The Nieman Foundation named "Tweeting from Left to Right," an article in Psychological Science by Pablo Barberá, John Jost, Jonathan Nagler, Joshua Tucker, and Richard Bonneau of NYU's Social Media and Political Participation laboratory, one of their top 10 papers for 2015 in digital news and social media research.
Congratulations to Ted Coons who will receive an honorary degree from the Institute for Doctoral Studies in the Visual Arts at its annual commencement ceremony in recognition of his research and as a pioneer in neuro-aesthetics.
More recent awards
fMRI shows persistent brain activity during a delay while the participant tries to remember the spatial position of a visual cue. Clayton Curtis.
Do intimate partners idealize their loved ones globally or only in certain domains? Gwen Seidman and Patrick Shrout.
Motion reveals depth. Jacqueline Snyder, Jeff Mulligan, and Larry Maloney.
How do babies learn what steepness they can crawl down? Karen Adolph.
How do we decide whether the ground is too slippery to walk on? Amy Joh, Karen Adolph, Margot Campbell, and Marion Eppler.
Could a vast number of people communicating by cell phone simulate a brain? Ned Block.
There are a dozen distinct, retinotopically-organized visual areas in the human brain that can be identified routinely in individual subjects. What are the functions of these brain areas and how is the neural activity in each area correlated with conscious visual experience? David Heeger.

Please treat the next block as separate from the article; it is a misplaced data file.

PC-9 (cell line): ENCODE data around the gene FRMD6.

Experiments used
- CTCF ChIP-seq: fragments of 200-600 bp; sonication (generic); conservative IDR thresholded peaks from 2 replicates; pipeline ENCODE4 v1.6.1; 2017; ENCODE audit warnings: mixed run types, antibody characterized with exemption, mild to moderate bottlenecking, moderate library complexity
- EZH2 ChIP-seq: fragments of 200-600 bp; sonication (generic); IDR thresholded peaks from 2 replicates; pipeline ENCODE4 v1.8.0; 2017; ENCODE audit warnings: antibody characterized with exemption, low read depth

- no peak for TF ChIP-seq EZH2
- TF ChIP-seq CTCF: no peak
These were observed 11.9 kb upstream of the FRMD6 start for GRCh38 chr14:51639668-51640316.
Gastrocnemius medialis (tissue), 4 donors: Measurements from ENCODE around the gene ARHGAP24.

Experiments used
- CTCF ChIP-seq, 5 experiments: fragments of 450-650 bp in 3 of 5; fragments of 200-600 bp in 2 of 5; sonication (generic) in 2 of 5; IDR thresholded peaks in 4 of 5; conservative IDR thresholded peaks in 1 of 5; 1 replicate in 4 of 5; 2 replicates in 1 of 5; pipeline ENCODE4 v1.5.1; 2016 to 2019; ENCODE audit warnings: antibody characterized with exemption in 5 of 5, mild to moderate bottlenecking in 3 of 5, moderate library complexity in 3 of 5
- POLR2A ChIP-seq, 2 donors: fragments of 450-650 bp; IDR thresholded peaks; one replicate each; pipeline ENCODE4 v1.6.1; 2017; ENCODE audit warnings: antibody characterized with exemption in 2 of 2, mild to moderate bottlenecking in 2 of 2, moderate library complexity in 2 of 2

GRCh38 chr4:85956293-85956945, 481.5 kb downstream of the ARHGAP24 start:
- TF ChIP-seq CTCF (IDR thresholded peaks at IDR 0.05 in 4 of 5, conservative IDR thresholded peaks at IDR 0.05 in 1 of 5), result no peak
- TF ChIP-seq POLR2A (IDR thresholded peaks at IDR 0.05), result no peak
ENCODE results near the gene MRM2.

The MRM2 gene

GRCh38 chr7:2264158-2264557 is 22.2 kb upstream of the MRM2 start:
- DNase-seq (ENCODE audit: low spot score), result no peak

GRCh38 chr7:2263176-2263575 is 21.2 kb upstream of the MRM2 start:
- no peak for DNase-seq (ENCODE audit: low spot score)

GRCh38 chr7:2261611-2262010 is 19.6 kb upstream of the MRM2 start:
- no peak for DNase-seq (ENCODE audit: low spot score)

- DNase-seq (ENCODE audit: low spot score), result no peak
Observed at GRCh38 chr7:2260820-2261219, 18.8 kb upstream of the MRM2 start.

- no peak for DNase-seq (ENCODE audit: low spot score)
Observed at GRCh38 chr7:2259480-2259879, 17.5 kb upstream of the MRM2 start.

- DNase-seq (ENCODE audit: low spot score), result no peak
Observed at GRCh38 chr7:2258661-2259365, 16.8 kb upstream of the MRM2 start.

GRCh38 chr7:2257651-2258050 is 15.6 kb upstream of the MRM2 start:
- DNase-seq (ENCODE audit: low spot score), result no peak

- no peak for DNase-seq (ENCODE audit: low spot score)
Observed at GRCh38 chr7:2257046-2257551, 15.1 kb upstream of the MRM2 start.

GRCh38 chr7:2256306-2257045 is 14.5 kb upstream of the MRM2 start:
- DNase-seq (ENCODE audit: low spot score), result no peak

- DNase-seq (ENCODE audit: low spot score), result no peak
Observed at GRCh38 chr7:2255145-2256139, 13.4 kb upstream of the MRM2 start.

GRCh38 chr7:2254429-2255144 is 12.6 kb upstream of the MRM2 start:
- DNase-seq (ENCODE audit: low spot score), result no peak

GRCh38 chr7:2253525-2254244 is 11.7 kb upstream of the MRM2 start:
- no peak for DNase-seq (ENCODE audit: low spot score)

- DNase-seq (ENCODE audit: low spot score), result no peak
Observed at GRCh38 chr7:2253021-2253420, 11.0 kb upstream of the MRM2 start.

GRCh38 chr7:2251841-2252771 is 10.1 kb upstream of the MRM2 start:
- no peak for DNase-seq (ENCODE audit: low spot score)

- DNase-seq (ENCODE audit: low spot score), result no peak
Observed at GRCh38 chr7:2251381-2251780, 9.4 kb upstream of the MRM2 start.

Do extra cues to the illuminant in a scene (e.g., shadows, specularities) affect perceived surface roughness judgments? Xian Ho, Mike Landy, and Larry Maloney.
What are the psychological antecedents and consequences of political orientation? John Jost with Joanna Sterling, Melanie Langer, and Ruthie Pliskin.
How does attention affect visual processing? We used a peripheral cue to elicit an involuntary orienting of attention, and separated neural responses to the cues (blue areas) and to the stimuli (green areas) in the visual cortex. We find that attention increases neural activity, more at higher stages of visual processing. Taosheng Liu, Franco Pestilli, Marisa Carrasco, Neuron 2005.
Must vision isolate each object in order to recognize it? Can you identify any letter above without looking directly at it? Denis Pelli.
When combining two cues to target location, how should spatial uncertainty of one cue affect the ideal observer's aim? Hadley Tassinari, Todd Hudson, and Mike Landy.
Two examples of incongruent visual stimuli: a word denoting social proximity, "us," located far from the observer. Because spatial distance is associated with social distance, participants are slower to indicate the location of the arrow and to identify the word on it with incongruent stimuli than with congruent stimuli ["us" located near the observer and "them" located far from the observer] Yaacov Trope.